Dave Martin / AP file
Protestors march outside the Alabama Capitol during a demonstration against Alabama's immigration law in Montgomery, Ala.on Nov. 15.
The Justice Department has sent a letter to dozens of local law enforcement agencies in Alabama that receive federal money, warning them that they risk losing that funding if they're not careful in how they enforce the state's tough new immigration law.
The Obama administration has already sued the state, claiming that the law is unconstitutional. Now it's keeping the pressure on by addressing how the law is carried out.
The law, HB56 passed by the Alabama Legislature in June, attempts to combat illegal immigration by establishing harsh penalties for employers who hire undocumented workers, requiring public schools to report children and parents who are not legal residents, and forbidding illegal migrants from having any transactions with the government. The law creates new immigration crimes, and puts local police in the position of enforcing immigration.
Federal justice officials were in Birmingham last week to investigate the civil rights impacts of HB56, which is designed to make it extremely uncomfortable, if not impossible, for illegal immigrants to live in the state. Among the officials was Thomas Perez, assistant attorney general of Justice Department’s civil rights division.
In an unusual letter addressed to 156 Alabama sheriff's offices and police departments, Perez tells them that the federal government is monitoring how they enforce the part of the law that requires checking the immigration status of people who are stopped for questioning.
It is critical, Perez says, that local law agencies "ensure that your enforcement of this law does not result in unlawful stopping, questioning, searching, detaining, or arresting" in violation of the Constitution "or targeting of racial and ethnic minorities."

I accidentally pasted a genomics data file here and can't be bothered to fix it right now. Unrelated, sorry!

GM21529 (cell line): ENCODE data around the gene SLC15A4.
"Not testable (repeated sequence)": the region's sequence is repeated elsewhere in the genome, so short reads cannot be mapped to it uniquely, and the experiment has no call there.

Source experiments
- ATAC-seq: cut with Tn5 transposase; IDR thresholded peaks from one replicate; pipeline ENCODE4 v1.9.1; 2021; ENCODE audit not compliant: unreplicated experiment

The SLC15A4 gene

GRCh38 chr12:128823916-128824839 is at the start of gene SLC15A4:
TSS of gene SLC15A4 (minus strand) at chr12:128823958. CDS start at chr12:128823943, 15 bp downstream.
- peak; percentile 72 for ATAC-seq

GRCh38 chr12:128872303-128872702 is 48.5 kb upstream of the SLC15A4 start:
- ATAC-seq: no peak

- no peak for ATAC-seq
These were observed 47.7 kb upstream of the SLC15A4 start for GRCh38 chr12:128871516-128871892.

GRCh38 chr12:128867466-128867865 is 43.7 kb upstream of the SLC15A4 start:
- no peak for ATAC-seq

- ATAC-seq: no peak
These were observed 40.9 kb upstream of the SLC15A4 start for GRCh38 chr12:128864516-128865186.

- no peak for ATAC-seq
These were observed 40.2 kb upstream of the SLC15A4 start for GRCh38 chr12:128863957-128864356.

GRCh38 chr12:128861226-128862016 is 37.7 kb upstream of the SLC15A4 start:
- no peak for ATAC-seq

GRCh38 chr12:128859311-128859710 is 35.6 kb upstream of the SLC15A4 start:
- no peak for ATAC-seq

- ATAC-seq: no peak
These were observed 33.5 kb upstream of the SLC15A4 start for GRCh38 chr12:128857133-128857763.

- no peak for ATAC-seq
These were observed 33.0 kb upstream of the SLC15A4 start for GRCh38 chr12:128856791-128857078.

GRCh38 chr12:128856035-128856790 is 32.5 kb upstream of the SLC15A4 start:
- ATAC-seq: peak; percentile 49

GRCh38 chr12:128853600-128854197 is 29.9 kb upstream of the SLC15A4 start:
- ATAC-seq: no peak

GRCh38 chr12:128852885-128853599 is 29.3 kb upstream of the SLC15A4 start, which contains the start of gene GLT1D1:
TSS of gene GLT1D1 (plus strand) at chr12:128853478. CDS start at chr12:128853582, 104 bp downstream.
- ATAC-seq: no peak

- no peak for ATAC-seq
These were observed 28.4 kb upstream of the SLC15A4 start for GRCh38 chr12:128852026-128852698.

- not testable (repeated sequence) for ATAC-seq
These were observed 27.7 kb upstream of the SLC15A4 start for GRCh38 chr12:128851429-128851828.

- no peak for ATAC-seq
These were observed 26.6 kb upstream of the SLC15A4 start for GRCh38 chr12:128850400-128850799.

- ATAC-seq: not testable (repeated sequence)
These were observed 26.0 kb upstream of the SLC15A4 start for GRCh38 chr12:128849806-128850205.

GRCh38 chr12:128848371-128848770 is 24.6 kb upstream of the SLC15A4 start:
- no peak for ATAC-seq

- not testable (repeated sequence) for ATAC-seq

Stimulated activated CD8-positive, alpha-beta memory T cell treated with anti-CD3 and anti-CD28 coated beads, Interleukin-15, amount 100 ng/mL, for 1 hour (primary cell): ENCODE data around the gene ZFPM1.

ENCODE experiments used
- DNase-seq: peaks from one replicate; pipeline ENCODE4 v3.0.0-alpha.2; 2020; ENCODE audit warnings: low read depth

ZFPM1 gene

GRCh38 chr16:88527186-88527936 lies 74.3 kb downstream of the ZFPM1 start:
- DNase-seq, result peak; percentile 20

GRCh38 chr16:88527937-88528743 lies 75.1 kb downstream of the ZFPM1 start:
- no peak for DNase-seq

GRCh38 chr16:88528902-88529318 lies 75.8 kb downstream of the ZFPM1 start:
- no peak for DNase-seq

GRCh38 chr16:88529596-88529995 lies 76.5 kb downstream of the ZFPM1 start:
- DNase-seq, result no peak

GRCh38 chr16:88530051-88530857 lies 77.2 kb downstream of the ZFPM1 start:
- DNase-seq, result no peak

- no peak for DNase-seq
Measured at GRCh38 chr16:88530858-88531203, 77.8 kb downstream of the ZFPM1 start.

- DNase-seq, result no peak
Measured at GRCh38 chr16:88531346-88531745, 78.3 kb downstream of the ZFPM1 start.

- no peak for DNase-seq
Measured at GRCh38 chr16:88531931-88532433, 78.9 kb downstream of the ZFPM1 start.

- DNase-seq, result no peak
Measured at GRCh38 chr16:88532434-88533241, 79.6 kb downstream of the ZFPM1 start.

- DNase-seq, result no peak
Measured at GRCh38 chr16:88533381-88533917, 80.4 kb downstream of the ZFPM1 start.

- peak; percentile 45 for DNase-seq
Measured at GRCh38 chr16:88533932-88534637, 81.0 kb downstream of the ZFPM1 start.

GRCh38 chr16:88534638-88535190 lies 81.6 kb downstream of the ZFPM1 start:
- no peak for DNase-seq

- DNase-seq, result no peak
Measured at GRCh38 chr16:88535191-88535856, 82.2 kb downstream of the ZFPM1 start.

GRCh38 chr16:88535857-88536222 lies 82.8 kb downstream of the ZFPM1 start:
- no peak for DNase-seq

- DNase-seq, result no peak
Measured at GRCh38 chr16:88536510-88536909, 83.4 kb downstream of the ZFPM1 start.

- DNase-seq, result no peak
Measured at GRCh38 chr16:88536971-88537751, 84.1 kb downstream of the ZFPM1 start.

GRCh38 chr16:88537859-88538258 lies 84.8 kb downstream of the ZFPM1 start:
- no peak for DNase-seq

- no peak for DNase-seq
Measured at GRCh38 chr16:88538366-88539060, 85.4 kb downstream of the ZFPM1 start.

Other states have passed similar laws, but they've been blocked by federal courts. A federal judge in Alabama, however, allowed the law to go into effect.
State Sen. Bill Beasley, a Democrat, is leading an effort to repeal HB56 in the upcoming session.
In the meantime, there are forces aside from the federal government chipping away at various provisions in the law.
Courts have put some provisions on temporary hold, including Section 13, which makes it a crime to transport or shelter an undocumented immigrant — putting many charitable and religious operations at risk of prosecution.
A court also enjoined Section 28 of the bill, which requires school officials to inquire about the legal status of public school children and their parents. The ruling came after the state’s Education Department reported that more than 2,200 Latino students, were suddenly absent from school.
The bill was touted as a way to provide jobs for Alabama’s legal residents amid a tough economy. There has been a backlash from the farm, poultry and construction industries, which started seeing an exodus of Hispanic workers — including many with legal status — after the bill was passed.
In the late summer and early fall, Alabama farmers who lost workers were unable to get their tomatoes, potatoes and other labor-intensive crops in time, and watched them rot in the fields.
“I certainly don’t feel the Legislature wanted legals leaving Alabama,” says Jay Reed, president of the Alabama Associated Builders Contractors, and co-chair of a group called Alabama Employers for Immigration Reform. “However, that is the case. For right at 30 years, employers have followed the hiring guidelines and to change that overnight left a void in Alabama’s work force."
Pete Williams is NBC News' justice correspondent. Kari Huus is an msnbc.com writer.
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